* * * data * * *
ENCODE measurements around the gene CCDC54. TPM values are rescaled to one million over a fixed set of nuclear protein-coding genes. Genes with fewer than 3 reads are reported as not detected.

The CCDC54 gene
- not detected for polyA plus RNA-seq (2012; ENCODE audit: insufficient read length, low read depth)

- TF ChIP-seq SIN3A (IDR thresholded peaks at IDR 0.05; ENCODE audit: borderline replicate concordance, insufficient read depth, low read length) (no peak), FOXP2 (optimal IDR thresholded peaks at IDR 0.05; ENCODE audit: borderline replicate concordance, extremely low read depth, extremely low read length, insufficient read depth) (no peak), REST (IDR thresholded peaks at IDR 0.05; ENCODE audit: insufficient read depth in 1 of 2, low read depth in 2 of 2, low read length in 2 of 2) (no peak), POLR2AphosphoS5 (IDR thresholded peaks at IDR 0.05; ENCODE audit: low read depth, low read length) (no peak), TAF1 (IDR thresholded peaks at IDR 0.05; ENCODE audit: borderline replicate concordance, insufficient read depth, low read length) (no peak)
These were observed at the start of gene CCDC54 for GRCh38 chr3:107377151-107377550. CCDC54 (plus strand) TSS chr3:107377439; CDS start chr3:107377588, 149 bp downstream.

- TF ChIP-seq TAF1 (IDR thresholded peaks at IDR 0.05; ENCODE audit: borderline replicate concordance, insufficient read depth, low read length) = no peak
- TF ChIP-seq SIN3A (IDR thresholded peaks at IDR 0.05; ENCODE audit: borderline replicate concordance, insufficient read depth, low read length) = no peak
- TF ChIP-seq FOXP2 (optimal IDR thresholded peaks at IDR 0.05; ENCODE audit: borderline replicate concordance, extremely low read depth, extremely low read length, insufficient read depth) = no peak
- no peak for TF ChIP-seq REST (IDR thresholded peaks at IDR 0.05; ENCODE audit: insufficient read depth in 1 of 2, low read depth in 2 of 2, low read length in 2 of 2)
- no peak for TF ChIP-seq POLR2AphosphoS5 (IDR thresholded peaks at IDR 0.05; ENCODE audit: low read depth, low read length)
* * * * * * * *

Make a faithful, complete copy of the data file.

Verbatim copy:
ENCODE measurements around the gene CCDC54. TPM values are rescaled to one million over a fixed set of nuclear protein-coding genes. Genes with fewer than 3 reads are reported as not detected.

The CCDC54 gene
- not detected for polyA plus RNA-seq (2012; ENCODE audit: insufficient read length, low read depth)

- TF ChIP-seq SIN3A (IDR thresholded peaks at IDR 0.05; ENCODE audit: borderline replicate concordance, insufficient read depth, low read length) (no peak), FOXP2 (optimal IDR thresholded peaks at IDR 0.05; ENCODE audit: borderline replicate concordance, extremely low read depth, extremely low read length, insufficient read depth) (no peak), REST (IDR thresholded peaks at IDR 0.05; ENCODE audit: insufficient read depth in 1 of 2, low read depth in 2 of 2, low read length in 2 of 2) (no peak), POLR2AphosphoS5 (IDR thresholded peaks at IDR 0.05; ENCODE audit: low read depth, low read length) (no peak), TAF1 (IDR thresholded peaks at IDR 0.05; ENCODE audit: borderline replicate concordance, insufficient read depth, low read length) (no peak)
These were observed at the start of gene CCDC54 for GRCh38 chr3:107377151-107377550. CCDC54 (plus strand) TSS chr3:107377439; CDS start chr3:107377588, 149 bp downstream.

- TF ChIP-seq TAF1 (IDR thresholded peaks at IDR 0.05; ENCODE audit: borderline replicate concordance, insufficient read depth, low read length) = no peak
- TF ChIP-seq SIN3A (IDR thresholded peaks at IDR 0.05; ENCODE audit: borderline replicate concordance, insufficient read depth, low read length) = no peak
- TF ChIP-seq FOXP2 (optimal IDR thresholded peaks at IDR 0.05; ENCODE audit: borderline replicate concordance, extremely low read depth, extremely low read length, insufficient read depth) = no peak
- no peak for TF ChIP-seq REST (IDR thresholded peaks at IDR 0.05; ENCODE audit: insufficient read depth in 1 of 2, low read depth in 2 of 2, low read length in 2 of 2)
- no peak for TF ChIP-seq POLR2AphosphoS5 (IDR thresholded peaks at IDR 0.05; ENCODE audit: low read depth, low read length)